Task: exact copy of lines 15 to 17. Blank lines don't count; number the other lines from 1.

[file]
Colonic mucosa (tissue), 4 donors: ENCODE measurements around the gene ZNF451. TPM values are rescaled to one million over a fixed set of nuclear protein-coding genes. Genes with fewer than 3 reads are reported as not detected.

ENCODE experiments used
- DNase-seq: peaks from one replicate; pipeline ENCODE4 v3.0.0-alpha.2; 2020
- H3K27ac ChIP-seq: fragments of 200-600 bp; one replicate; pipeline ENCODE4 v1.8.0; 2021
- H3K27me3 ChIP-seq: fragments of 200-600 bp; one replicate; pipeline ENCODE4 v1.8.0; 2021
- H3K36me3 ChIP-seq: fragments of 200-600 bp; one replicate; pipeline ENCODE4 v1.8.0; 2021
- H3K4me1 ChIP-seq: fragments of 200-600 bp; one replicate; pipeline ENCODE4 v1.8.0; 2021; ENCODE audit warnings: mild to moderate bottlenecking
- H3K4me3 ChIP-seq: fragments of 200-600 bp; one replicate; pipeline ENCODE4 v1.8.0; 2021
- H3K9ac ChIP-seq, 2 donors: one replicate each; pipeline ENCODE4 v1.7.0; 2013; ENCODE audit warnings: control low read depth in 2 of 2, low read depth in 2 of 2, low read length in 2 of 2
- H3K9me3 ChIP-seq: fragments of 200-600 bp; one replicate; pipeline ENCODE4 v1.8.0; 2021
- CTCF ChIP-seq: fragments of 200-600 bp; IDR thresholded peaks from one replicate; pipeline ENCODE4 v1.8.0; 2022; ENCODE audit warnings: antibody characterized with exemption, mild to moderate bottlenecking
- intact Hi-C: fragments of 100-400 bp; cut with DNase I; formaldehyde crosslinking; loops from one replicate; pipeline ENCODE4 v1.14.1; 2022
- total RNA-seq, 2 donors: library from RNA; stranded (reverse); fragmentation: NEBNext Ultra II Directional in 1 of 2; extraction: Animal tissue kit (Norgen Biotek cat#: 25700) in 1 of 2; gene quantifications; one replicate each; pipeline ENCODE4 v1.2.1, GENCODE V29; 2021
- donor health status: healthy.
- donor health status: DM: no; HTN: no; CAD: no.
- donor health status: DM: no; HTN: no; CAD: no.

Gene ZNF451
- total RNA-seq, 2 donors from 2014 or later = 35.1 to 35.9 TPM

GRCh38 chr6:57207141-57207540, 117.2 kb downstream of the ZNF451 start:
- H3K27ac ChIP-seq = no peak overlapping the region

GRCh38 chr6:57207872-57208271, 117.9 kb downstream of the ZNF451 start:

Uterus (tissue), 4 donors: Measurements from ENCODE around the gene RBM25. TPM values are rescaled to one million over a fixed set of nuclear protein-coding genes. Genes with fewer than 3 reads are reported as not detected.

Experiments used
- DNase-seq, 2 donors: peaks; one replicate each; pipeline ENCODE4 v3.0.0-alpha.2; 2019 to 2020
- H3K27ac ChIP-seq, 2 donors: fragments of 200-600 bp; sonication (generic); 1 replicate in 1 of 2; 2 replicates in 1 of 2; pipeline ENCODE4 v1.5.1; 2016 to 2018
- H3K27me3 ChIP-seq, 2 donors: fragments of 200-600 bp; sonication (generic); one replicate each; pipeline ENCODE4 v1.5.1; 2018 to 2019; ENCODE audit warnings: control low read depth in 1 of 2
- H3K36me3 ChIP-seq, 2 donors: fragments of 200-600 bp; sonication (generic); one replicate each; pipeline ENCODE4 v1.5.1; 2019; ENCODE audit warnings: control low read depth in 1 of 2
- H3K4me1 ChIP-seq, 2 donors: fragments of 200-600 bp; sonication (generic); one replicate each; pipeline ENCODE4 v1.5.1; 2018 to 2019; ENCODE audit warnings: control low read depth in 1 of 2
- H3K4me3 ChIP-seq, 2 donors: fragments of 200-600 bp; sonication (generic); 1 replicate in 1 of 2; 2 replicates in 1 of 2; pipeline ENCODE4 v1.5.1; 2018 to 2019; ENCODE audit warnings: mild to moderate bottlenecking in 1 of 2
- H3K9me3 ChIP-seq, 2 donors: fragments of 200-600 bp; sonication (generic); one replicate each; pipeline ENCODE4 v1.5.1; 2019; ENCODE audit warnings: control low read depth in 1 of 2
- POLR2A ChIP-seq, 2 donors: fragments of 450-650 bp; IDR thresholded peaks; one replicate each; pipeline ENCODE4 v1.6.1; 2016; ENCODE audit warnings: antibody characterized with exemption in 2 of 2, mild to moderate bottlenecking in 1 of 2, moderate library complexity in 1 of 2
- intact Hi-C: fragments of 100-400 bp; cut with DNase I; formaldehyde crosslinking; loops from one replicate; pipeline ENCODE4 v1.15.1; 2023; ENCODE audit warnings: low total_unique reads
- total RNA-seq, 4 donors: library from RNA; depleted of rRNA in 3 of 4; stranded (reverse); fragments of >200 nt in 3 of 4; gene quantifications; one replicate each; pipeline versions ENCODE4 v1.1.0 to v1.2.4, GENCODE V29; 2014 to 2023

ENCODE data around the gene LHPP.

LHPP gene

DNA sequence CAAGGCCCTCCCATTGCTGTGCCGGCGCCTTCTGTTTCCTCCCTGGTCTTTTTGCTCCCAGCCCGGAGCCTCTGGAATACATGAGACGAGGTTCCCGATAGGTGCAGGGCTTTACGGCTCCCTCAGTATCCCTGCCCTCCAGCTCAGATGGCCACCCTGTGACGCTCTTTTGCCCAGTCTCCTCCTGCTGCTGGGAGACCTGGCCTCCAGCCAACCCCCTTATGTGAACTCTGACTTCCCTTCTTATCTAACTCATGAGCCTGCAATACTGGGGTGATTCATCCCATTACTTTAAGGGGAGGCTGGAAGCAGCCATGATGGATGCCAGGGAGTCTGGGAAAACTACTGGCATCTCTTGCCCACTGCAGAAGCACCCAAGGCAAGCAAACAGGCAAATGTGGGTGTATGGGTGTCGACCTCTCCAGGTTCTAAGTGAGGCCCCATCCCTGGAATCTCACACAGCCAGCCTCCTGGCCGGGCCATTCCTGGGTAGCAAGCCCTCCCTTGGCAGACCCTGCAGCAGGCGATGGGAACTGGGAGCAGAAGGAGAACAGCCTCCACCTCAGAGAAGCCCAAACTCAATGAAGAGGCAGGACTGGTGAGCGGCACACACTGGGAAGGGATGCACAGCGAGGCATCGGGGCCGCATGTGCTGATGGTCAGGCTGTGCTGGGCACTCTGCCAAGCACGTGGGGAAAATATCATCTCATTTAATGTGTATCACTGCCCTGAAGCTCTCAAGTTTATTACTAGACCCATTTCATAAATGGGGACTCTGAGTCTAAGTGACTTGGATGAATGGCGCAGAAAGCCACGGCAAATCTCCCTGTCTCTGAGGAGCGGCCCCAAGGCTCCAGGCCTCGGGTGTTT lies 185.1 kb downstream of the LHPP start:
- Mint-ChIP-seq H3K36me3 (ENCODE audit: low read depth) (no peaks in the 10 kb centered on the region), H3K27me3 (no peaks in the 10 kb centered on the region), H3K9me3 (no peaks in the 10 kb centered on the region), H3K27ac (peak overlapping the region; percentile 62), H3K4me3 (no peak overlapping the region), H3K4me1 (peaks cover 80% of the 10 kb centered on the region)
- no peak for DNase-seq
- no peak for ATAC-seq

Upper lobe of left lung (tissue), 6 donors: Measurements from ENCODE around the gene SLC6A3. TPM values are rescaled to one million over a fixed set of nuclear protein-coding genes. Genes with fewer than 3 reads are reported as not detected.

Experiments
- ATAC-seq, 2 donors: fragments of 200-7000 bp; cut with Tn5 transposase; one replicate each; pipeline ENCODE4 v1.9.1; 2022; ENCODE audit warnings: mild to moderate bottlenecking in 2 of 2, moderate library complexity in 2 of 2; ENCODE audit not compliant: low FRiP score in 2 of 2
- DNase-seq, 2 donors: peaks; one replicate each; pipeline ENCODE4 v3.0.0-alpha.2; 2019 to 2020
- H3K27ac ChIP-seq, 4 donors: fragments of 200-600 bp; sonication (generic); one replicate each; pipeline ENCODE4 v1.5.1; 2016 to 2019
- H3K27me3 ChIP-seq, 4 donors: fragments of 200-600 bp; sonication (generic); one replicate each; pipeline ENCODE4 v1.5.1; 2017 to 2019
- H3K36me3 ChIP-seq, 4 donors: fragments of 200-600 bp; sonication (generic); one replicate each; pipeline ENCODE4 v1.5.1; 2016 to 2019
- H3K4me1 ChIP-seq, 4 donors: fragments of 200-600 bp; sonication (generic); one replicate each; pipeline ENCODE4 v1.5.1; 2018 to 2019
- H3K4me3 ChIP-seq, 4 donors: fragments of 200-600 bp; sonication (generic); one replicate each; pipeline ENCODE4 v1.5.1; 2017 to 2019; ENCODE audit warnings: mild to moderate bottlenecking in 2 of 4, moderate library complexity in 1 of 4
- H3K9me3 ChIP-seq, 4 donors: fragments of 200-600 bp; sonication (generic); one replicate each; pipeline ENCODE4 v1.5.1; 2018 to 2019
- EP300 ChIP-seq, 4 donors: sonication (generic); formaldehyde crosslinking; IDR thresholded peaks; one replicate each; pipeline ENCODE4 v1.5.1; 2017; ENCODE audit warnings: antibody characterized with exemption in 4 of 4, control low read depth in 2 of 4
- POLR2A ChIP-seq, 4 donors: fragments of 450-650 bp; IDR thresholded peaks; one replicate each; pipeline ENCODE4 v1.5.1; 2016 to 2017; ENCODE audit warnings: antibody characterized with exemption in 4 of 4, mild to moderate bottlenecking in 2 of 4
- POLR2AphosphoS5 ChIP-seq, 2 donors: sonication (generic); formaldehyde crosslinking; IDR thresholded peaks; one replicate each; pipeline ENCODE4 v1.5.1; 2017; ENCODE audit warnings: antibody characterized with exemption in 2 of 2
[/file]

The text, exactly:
- donor health status: DM: no; HTN: no; CAD: no.
- donor health status: DM: no; HTN: no; CAD: no.

Gene ZNF451